Subscribe to our Feed

Obama and Outsourcing

Posted on Friday, Mar 21st 2008

I love listening to Obama. After a long time, a real orator is dominating the political coverage on television, and it’s an absolute treat.

But, one thing he keeps saying that I find confusing is that he will stop US jobs from going abroad.

How exactly is he going to do that? What policy would enable him to achieve this objective?

Any guesses?

Hacker News
() Comments

Featured Videos


Yes, stopping outsourcing would be inflationary and against free trade. Obama needs to think as if he is the world leader, not just america’s leader. Instead of stopping outsourcing, there should be more focus on good education for not just americans but people everywhere. It is in letting go, that one receives more. And when one can open one’s hands to let go of the stones, then only one can make space for diamonds.
Volunteer of Art of Living course

Mohan Friday, March 21, 2008 at 7:59 AM PT

I’m also generally supportive of Obama, but his anti free-trade and anti globalization posture is a real concern and a turn-off.

Having said that, I find it hard to believe he would push for draconian anti-globalization policies. Instead, I think he’ll focus on longer term solutions to keeping jobs here, primarily via education reform and possibly some tax reform…. I hope!

stefan Friday, March 21, 2008 at 8:28 AM PT

Talk about the tail wagging the dog! Mr. Obama (and others in the Presidential fray) really ought to present their views on how they will stimulate the US economy and the job market, rather than stopping jobs from moving out of the country. We are in an election year and because I believe that Mr. Obama is a reasonably smart guy, I will give him the benefit-of-doubt on this one.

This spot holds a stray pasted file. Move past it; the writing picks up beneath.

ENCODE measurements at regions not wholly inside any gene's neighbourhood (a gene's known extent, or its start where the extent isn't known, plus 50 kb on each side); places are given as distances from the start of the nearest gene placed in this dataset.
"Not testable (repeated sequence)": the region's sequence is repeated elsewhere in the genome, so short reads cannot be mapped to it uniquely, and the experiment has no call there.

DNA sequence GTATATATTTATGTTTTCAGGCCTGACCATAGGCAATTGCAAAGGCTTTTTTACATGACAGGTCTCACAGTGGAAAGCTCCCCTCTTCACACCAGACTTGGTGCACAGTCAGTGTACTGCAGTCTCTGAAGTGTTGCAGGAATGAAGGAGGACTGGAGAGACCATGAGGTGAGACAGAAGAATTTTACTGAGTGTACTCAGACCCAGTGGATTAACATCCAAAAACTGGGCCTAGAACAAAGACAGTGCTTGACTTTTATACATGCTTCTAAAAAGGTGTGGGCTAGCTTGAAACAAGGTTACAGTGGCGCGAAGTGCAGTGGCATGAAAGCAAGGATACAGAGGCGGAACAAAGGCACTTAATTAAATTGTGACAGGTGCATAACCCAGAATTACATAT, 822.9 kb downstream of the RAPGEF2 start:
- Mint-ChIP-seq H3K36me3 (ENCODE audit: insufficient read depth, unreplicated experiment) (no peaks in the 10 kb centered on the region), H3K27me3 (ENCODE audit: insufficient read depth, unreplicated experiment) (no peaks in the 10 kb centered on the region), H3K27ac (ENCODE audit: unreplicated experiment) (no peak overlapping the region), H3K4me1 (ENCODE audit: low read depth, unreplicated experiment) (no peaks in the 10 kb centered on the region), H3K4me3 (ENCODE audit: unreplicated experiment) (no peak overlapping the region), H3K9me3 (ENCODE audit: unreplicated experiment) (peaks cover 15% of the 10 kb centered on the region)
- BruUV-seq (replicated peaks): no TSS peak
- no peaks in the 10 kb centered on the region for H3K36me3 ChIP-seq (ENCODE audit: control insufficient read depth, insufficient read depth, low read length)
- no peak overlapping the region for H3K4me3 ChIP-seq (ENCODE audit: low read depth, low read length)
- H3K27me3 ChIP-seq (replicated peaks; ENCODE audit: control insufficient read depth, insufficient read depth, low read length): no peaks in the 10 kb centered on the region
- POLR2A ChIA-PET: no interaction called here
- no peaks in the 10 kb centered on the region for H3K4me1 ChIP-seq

Regarding policies that will deter/impede the jobs movement to foreign countries, I think it could be a combination of rewards (like tax incentives) for the companies that help keep jobs here and reprimands (“outsourcing” penalty) for those who do not. The more intersting question to ask is “How does Mr. Obama propose that all this job movement will be monitored/tracked?” This type of attitude is just going to stifle growth and encourage companies to find creative ways of beating the system.

Uday Kumar Friday, March 21, 2008 at 12:48 PM PT

Obama is talking about tax incentives for hiring in America – I think that’s a great idea. I’d prefer not to have good jobs exported to the lowest bidder. Yes we do need better education, and Obama is for that as well, but we also need the jobs for those who graduate with those better educations.